This randomized controlled study assessed the efficacy of active music therapy (AMT) on anxiety, depression, and quality of life in amyotrophic lateral sclerosis (ALS). Communication and relationship during AMT treatment were also evaluated. Thirty patients were assigned randomly to
experimental [AMT plus standard of care (SC)] or control (SC) groups. AMT consisted of 12 sessions (three times a week), whereas the SC treatment was based on physical and speech rehabilitation sessions, occupational therapy, and psychological support. ALS Functional Rating Scale-Revised,
Hospital Anxiety and Depression Scale, McGill Quality of Life Questionnaire, and Music Therapy Rating Scale were administered to assess functional, psychological, and music therapy outcomes. The AMT group improved significantly in McGill Quality of Life Questionnaire global scores (P=0.035)
and showed a positive trend in nonverbal and sonorous-music relationship during the treatment. Further studies involving larger samples in a longer AMT intervention are needed to confirm the effectiveness of this approach in ALS.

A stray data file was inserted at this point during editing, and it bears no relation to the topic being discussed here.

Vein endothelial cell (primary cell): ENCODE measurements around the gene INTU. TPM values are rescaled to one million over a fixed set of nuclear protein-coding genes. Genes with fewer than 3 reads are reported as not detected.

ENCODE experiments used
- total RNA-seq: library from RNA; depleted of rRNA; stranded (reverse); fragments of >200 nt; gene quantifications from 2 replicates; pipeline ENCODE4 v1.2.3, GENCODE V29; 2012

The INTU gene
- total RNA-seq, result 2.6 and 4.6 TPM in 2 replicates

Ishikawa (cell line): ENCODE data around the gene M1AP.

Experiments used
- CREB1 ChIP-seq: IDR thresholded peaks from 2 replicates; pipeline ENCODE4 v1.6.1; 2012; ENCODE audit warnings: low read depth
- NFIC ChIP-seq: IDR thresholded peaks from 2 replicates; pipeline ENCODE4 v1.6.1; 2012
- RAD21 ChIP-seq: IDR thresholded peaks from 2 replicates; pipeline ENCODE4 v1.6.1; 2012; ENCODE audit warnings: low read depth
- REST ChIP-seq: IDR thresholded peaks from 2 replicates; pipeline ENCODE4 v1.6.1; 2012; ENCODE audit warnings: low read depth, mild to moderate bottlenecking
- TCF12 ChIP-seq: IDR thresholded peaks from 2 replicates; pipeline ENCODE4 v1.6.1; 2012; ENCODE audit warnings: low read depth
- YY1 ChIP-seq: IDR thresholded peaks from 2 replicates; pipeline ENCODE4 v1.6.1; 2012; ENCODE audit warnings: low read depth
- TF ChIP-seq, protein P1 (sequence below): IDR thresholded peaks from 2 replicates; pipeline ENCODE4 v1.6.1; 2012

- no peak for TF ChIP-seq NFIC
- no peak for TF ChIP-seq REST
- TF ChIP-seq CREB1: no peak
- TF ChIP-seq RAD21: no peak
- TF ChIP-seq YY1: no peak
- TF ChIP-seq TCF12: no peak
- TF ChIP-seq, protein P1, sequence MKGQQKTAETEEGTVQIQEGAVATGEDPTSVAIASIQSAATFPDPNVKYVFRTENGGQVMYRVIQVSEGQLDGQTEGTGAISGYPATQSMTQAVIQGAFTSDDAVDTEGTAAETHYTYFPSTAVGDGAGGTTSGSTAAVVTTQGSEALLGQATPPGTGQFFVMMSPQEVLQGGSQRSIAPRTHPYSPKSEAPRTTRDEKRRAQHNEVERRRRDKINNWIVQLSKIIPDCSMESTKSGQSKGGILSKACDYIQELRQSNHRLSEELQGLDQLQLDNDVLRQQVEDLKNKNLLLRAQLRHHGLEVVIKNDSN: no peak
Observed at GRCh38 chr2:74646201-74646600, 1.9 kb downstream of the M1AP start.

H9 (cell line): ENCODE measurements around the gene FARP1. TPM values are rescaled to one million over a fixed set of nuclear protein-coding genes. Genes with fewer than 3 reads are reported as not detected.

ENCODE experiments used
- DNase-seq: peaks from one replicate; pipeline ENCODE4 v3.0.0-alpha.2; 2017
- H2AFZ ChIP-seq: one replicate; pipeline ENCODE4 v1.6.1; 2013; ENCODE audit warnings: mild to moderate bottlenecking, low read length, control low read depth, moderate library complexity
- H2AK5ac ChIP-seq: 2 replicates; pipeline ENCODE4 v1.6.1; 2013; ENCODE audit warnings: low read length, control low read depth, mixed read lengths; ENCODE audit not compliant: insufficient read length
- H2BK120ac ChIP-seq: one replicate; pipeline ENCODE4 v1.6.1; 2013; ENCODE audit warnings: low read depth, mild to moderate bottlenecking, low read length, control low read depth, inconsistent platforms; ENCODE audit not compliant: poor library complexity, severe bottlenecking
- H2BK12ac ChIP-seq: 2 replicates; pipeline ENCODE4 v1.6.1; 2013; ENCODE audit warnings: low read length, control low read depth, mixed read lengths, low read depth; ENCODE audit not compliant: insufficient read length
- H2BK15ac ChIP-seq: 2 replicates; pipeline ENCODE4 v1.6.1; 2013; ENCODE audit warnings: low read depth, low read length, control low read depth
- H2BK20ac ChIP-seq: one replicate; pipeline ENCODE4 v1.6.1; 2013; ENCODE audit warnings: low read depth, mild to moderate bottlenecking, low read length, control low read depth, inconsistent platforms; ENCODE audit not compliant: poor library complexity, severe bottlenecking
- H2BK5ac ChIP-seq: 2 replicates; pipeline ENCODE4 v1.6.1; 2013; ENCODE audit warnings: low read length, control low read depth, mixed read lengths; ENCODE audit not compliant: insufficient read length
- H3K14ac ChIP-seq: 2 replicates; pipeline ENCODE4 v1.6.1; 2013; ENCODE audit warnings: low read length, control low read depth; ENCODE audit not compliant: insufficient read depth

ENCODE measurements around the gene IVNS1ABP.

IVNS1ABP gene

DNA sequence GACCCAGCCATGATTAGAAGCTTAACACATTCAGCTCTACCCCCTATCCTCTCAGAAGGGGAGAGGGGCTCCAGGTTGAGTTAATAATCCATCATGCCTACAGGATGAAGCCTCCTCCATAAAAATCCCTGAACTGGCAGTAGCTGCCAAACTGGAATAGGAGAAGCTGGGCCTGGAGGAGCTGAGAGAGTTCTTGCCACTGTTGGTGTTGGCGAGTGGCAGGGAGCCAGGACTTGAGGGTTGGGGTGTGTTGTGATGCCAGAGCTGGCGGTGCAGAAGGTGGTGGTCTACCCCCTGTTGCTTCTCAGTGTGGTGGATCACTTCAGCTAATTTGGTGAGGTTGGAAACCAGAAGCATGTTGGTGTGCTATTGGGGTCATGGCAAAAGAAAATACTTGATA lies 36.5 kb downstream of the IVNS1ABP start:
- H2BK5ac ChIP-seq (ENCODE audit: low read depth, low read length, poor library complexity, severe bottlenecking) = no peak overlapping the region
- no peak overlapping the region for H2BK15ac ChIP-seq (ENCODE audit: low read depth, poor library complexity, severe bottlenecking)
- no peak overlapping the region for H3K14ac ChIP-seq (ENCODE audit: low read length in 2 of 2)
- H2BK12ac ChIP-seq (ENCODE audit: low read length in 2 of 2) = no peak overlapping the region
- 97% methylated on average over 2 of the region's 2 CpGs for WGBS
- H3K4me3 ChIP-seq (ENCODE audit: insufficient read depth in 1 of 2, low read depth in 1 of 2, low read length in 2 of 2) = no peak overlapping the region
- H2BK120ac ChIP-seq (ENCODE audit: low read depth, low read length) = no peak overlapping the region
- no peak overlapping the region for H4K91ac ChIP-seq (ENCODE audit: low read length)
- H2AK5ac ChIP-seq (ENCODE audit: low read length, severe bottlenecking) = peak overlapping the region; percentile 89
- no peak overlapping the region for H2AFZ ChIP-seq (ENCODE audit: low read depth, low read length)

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amyotrophic lateral sclerosis;
quality of life
Document Type: Research Article
Music Therapy Laboratory
Department of Public Health, Experimental and Forensic Medicine, University of Pavia, Pavia
Department of Neurorehabilitation, ALS Centre, Scientific Institute of Milan, Salvatore Maugeri Foundation IRCCS, Milan, Italy
Scientific Direction, Scientific Institute of Pavia, Salvatore Maugeri Foundation IRCCS
December 1, 2016